TalkTalk sees one step forward, five steps back
Dido Harding, CEO, TalkTalk, said: "The creation of a legally separate Openreach is a step in the right direction, but we must not forget the history of the organisation. The intention ten years ago was to create a functionally separate division that served all customers equally, but that is far from what happened. The lack of clear rules and responsibilities meant that BT was (according to Ofcom) able to make £4 billion in excess returns in a decade, and I fear we're repeating the mistakes of the past. Legal separation still means that a highly complex web of regulation, and BT has proven itself expert at gaming this system. There is nothing to suggest they will not continue to do so in the new system. Structural separation is cleaner, with less red tape -- and removes BT's ability to exploit loopholes in the regulation. In taking one cautious step forward, I fear Ofcom may in practice have taken five steps back. However we should remember this is just a consultation. Now is the time for the country to make their voices heard, and we are going to help them do that over the course of the next few months."
CityFibre describes the plans as 'hypocritical'
Mark Collins, director strategy & policy, CityFibre , commented: "Fundamentally, today's proposals do not address Ofcom's key objectives of reducing the country's dependence on Openreach and encouraging essential investment in fibre. Whilst correctly identifying Openreach as the principal source of the industry's dysfunction, it is hypocritical of Ofcom to focus on a restructured Openreach as a panacea. Further debate and navel-gazing as to the appropriate structure of BT will continue to create a period of uncertainty at a time when the industry needs clarity, direction and competitive investment. Openreach has a critical role to play, but it is not prudent to entrust them with sole responsibility for our digital future. CityFibre has proven its commitment to delivering future-proof digital infrastructure across the UK through its significant investment in dark fibre assets. Unconstrained by the ongoing regulatory debate, CityFibre has the financial flexibility and independence to rapidly deliver the fibre infrastructure, innovation and challenger ethos essential to meet the UK's future digital needs."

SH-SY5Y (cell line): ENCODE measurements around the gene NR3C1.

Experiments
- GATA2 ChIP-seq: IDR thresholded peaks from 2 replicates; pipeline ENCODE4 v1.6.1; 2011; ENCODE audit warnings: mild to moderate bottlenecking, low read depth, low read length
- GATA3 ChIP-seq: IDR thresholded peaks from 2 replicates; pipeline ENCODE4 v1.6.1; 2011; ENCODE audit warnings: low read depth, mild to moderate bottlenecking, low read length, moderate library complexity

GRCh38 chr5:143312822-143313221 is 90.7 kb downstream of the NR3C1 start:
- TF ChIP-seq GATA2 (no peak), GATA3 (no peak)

3 says Ofcom has failed to stand up to BT
Mobile operator Three UK issued a generic statement: "We are disappointed that Ofcom has fallen short of structurally separating BT, the only measure that would have delivered genuine competition and prevented BT from favouring itself. This is yet another example of UK regulators failing to stand up to BT after the CMA waved through its purchase of EE without any action following advice from Ofcom. BT/EE now controls almost half of the vital airwaves that are used to provide a mobile phone service. Ofcom's next big decision is the upcoming auction of 2.3GHz/3.4GHz spectrum and we urge the regulator to put consumers first and prevent BT increasing its holdings at the expense of a competitive mobile market."
Now another review period begins: The regulator has given interested parties until October 4 to submit their views on its plans.
— Ray Le Maistre, , Editor-in-Chief, Light Reading